South Korea says it believes that North Korea has up to 60 atomic bombs – but refuses to accept that it is a nuclear state.
Estimates of the size of the nuclear arsenal of the isolated nation range from 20 bombs to 60 bombs, said Minister for Reunification Cho Myoung-gyon in parliament.
This is the first time that a high-ranking Seoul official has spoken publicly about the size of the North's secret weapons movement.
Mr. Cho said the information came from the intelligence services.
However, he said that this did not mean that South Korea would accept North Korea as a nuclear state, suggesting that Seoul's diplomatic efforts to halt the North's nuclear program would continue.
According to South Korean government reports, the north is said to have produced 50 kg (110 lbs) of weapons-grade plutonium, enough for at least eight nuclear bombs.
South Korea's main spy agency, the National Intelligence Service, did not comment immediately.
As the denuclearization talks between the US and North Korea continue to falter, Pyongyang has warned Washington that it can not use any explanation to end the Korean War as a bargaining chip.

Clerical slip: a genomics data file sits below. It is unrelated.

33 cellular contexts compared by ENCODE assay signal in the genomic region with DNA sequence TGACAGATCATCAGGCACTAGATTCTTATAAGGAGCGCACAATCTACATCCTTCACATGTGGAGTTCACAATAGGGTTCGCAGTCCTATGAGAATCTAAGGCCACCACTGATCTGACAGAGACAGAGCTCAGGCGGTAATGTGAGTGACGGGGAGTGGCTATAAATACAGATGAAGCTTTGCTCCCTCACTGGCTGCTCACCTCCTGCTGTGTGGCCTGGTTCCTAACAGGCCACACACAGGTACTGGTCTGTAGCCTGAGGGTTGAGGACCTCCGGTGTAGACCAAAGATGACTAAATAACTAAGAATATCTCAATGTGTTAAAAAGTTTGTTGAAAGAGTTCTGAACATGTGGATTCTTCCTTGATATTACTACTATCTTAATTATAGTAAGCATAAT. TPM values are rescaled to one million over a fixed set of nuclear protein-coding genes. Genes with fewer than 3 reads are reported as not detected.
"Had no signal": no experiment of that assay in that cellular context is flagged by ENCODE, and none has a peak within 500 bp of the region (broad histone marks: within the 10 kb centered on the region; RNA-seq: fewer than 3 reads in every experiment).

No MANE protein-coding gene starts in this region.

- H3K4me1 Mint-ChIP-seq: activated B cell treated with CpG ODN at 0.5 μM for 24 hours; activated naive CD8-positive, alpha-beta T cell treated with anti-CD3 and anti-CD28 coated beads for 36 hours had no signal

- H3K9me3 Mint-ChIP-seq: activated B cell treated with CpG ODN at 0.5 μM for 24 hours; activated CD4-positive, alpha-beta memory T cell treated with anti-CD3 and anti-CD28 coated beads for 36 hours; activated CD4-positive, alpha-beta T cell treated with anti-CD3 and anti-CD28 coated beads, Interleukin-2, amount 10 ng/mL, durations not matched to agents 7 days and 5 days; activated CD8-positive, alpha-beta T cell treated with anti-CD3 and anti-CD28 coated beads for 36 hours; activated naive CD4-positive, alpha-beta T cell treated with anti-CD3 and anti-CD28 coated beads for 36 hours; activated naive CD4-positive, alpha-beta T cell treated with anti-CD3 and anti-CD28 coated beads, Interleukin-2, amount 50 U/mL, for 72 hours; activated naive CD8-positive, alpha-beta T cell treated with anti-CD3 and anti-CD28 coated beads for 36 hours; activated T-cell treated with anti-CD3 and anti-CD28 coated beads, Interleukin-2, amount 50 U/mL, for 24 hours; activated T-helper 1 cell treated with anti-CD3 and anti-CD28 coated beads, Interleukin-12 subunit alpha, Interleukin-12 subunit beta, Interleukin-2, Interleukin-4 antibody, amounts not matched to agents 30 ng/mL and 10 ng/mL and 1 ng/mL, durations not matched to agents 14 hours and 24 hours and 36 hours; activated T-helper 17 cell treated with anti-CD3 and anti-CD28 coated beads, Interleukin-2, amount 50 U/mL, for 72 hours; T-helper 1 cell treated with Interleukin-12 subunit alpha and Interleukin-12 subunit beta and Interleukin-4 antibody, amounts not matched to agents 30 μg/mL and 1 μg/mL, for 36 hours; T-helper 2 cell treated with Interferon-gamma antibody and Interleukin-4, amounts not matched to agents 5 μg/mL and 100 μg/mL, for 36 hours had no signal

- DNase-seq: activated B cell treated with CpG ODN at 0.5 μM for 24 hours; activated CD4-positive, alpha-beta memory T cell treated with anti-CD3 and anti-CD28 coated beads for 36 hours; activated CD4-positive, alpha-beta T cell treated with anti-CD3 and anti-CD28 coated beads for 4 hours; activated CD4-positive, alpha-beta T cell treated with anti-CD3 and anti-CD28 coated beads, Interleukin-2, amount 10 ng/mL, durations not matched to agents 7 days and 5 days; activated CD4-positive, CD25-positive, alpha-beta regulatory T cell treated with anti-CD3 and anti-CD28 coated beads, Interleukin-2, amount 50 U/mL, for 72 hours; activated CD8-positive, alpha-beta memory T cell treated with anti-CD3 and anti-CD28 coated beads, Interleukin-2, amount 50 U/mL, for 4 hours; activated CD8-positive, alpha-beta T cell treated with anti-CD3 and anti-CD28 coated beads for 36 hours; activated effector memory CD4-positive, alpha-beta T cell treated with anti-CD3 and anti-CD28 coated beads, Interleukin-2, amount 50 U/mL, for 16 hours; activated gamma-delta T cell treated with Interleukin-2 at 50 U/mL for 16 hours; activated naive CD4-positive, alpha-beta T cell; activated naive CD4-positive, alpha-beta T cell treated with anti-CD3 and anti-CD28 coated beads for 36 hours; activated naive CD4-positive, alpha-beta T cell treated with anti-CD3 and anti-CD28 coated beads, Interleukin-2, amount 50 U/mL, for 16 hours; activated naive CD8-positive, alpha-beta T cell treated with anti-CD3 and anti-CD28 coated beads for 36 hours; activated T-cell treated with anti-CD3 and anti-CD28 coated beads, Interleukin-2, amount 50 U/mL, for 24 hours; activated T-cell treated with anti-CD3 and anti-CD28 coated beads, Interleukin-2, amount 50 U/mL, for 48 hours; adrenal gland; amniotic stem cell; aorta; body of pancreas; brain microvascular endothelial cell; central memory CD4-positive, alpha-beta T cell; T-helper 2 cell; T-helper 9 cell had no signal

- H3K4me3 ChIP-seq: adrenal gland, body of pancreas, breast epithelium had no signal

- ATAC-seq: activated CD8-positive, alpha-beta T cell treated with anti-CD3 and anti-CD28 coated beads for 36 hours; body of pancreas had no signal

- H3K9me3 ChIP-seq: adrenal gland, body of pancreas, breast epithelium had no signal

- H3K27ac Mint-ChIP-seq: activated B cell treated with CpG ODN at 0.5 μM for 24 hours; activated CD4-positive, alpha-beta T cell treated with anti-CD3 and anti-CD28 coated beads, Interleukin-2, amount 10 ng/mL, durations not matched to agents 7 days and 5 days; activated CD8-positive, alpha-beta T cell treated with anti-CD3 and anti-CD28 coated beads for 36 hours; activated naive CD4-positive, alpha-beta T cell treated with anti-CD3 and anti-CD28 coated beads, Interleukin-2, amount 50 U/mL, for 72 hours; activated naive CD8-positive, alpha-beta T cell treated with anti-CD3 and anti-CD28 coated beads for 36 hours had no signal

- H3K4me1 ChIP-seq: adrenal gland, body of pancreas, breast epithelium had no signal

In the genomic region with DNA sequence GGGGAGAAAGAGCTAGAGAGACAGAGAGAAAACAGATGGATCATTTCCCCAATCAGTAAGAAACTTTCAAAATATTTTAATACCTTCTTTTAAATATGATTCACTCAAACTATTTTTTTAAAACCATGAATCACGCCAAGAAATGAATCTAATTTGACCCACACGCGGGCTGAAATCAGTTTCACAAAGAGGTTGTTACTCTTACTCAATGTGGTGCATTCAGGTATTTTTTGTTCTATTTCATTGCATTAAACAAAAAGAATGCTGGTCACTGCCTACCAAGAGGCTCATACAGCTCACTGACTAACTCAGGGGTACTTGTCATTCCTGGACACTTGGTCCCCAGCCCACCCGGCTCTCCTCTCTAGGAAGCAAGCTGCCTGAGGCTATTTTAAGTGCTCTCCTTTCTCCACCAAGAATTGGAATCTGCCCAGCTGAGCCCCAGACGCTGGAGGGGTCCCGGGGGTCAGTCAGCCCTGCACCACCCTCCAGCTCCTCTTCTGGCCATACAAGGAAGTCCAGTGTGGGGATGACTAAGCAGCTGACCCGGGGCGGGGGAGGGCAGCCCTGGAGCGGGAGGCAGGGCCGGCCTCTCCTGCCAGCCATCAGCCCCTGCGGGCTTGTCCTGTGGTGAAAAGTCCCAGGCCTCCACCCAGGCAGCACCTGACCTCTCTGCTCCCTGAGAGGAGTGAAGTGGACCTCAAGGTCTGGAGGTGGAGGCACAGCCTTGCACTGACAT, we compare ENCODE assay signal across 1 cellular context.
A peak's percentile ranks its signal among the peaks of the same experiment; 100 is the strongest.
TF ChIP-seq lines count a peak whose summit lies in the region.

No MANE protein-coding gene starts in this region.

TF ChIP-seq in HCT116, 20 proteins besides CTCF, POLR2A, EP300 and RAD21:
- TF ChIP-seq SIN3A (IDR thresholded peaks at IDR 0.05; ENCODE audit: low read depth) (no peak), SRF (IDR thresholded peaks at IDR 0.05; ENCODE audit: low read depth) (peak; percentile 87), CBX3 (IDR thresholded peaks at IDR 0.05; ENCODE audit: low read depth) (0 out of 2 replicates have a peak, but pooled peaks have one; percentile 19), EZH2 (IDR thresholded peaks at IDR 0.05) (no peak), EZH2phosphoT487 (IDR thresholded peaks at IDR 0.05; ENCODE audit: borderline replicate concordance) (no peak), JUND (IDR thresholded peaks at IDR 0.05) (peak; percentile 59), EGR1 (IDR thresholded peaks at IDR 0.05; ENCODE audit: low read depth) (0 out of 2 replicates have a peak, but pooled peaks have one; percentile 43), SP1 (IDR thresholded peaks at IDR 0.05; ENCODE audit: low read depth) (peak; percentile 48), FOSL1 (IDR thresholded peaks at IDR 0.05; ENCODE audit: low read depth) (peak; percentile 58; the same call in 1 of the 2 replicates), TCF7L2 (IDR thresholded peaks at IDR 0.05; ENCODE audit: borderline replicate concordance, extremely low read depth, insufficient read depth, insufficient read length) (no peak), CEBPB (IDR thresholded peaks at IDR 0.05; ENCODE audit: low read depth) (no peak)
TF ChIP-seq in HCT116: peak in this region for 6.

However, it was suggested that the lifting of the sanctions could advance the discussions.
The two Koreas are technically still at war, because although a ceasefire was signed in 1953, a peace treaty has never been concluded.
In April, the leaders of North and South Korea met in the demilitarized zone between the two states and agreed to sign a treaty by the end of the year.
The official news agency of the North said its government under the leadership of dictator Kim Jong Un has taken significant steps to end hostile relations with its southern neighbor.
But it claimed that the US was "trying to tame it with sanctions" – an unappealing demand on Washington to lift its sanctions if it wanted to make progress in its stalled nuclear negotiations.
An editorial in a state-owned North Korean newspaper said a statement replacing the 65-year-old ceasefire to literally end the war is "not just a gift from one man to another."
"It can never be a negotiating crepe to make the Democratic People's Republic of Korea denuclear," he added.
US Secretary of State Mike Pompeo is expected to travel to North Korea soon to resume negotiations and set the course for a second summit between Donald Trump and Kim.